I finally made it to Ireland, land of my mother's ancestors (Vaughan and Kurtz or Curts). I didn't make it all the way to the western part of Counties Cork and Clare, but did go south through Cork City to Cobh, and got a feel for the countryside.
I also spent 1 1/2 days wandering Dublin. I saw the Book of Kells behind glass in a very dark room, followed by the Long Hall (special collections) at Trinity College.
On the last day in Dublin I walked a long ways through regular folks' neighborhoods to the Glasnevin cemetery, Dublin's first Catholic cemetery and final resting place of Michael Collins and other rebels. It was filled to the brim with beautiful monuments and headstones, plus a very touching 'Old Angels' green space where the poor and babies were once buried in unmarked graves. It is surrounded now by engraved markers and mementos of babies who died in the 1950s and 1960s.
Cobh ("cove") is a beautiful little seaport on the southern end of Ireland, built into a steep hill. It was the point of departure for many fleeing the potato famine, and the last port the Titanic stopped in. They have a Heritage exhibit that's very good at evoking the sights and sounds of those days. It was also a luxury for me to stay in a hotel room with a great view, free WiFi, and a bathtub! I got to Skype with my son Jake for the first time since leaving the US on August 19.
|"Will they know their lost little children?" Tim O'Brien song|
I realize that I spent most of my time talking with locals and tourists from other countries, rather than visiting the sights. I listened to trad jam sessions; had Jameson's whiskey, Smithwicks ale, seafood chowder, brown bread, and fish and chips; met local librarians, a bartender, a family with the last name Faughan (not related to Vaughan), tourists from South Africa and Australia, and an old Irishman taking advantage of the free public transportation for pensioners to ride the train to Dublin for a lecture on Byron. Many times on the tram or streets, I heard people speaking Gaelic which has a nice slushy sound. All the signs are in both Gaelic and English, but I cannot understand how they get 'Smithfield' from something like 'Margedh Faerme.'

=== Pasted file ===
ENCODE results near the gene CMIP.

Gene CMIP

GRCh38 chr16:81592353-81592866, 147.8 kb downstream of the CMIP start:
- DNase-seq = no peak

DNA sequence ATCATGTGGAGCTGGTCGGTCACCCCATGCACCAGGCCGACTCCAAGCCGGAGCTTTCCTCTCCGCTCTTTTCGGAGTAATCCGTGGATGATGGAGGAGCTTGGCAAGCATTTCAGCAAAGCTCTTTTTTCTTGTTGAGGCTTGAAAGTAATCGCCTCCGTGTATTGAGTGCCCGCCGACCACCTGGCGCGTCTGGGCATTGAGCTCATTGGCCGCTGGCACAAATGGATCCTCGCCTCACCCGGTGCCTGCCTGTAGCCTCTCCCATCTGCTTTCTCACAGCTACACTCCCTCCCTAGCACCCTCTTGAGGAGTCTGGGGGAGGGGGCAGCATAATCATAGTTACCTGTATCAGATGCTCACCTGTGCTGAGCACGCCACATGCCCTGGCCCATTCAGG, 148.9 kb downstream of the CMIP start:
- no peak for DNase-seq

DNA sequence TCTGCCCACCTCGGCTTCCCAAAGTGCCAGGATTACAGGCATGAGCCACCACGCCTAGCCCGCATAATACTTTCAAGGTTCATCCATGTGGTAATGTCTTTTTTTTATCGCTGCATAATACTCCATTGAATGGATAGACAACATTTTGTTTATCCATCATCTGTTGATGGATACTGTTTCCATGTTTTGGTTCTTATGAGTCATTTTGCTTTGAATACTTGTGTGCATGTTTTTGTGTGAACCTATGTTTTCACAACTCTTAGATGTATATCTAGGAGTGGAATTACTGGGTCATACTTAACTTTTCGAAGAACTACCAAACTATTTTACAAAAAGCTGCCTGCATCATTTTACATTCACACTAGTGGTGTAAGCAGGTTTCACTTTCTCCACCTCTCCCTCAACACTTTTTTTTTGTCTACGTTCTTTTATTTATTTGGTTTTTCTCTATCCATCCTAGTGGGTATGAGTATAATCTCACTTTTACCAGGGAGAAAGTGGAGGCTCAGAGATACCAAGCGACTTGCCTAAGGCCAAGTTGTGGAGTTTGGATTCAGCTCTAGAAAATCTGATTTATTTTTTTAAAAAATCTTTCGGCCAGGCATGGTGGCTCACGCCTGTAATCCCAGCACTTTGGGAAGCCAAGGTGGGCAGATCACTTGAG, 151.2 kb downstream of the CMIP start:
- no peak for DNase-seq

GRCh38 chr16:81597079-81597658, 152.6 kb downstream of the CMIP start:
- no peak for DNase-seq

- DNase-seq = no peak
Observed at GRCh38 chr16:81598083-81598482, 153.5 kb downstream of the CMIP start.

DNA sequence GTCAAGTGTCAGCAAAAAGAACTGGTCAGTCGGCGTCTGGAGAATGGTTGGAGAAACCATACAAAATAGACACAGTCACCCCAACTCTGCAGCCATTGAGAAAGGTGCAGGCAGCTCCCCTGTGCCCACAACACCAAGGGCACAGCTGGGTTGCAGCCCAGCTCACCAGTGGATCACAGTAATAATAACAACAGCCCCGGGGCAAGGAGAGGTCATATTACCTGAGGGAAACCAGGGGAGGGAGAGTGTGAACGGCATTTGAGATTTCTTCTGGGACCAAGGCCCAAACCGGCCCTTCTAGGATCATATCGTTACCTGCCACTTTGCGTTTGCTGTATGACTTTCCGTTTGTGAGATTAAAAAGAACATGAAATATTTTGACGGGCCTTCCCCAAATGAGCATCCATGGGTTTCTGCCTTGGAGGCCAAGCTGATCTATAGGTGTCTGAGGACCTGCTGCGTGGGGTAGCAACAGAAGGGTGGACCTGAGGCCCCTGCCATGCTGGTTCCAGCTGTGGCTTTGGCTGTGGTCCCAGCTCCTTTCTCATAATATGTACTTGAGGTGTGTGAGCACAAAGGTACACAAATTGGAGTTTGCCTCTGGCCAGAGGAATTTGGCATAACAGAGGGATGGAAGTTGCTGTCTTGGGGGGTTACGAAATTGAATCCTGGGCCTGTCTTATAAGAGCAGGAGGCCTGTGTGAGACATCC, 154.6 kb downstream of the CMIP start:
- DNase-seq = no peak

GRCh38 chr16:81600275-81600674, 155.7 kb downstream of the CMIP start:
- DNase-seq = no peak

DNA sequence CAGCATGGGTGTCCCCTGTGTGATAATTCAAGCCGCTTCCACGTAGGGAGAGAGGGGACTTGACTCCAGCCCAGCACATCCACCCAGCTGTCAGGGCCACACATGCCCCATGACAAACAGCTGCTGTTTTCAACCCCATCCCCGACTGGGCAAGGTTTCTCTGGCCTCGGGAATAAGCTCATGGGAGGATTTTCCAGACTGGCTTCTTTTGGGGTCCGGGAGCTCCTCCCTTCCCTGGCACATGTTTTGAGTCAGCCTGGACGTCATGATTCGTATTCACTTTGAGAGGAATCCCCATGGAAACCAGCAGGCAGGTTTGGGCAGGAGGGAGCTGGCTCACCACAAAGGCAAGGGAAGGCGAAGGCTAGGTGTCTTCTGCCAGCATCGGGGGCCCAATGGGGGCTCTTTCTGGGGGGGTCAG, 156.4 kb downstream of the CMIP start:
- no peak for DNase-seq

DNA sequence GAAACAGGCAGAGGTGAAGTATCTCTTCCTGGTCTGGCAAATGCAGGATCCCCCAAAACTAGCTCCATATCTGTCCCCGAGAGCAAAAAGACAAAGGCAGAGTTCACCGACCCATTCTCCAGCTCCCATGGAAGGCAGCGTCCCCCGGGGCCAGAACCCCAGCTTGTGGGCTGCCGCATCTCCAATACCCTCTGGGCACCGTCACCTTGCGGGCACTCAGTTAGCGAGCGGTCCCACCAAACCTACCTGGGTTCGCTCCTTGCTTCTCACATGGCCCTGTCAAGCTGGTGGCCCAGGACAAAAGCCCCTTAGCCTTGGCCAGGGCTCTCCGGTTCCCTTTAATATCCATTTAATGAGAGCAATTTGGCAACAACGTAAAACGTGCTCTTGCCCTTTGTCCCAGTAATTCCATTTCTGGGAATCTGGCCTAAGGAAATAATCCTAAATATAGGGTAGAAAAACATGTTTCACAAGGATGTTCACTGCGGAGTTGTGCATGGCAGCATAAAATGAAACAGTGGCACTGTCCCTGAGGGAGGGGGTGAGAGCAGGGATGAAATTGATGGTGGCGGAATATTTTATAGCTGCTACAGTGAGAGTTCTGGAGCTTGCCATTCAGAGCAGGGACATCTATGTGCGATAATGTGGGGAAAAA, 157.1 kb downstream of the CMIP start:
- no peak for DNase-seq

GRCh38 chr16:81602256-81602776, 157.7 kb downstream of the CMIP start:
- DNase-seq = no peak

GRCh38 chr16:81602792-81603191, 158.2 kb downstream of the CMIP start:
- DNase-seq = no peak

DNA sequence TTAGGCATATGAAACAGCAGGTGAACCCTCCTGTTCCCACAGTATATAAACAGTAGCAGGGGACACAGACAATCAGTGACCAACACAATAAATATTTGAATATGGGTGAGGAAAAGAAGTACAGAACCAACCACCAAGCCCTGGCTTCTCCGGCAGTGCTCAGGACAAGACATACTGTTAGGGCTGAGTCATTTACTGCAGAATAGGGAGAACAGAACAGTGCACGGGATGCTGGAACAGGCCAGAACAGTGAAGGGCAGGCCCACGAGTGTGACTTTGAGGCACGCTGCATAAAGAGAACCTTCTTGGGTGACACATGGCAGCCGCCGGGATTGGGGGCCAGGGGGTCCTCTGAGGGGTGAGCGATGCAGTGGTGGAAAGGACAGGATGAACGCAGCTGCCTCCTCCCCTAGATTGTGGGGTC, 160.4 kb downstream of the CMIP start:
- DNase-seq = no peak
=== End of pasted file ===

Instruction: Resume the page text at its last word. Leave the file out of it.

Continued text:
On the last day, riding the top of the double decker bus back from the cemetery, I saw hordes of people dressed in the jerseys of either Tipperary or Kilkenny for the All-Ireland hurling championship. A man told me that it's the Super Bowl of Ireland, and we must root for Tipperary, the underdogs. (Later I found that some Vaughans used to live in Tipperary.) Alas, Kilkenny won again.
Every Irish person I met was friendly and tried to be helpful. It was a degree beyond the courtesy shown tourists in the other countries we've visited. But there was also some blatant prejudice voiced in jokes about immigrants and Scots. I guess there's that kind in every country, including the US, who fear and hate those who are different. My ancestors were probably farmers, just regular people, with their faults as well as points of pride.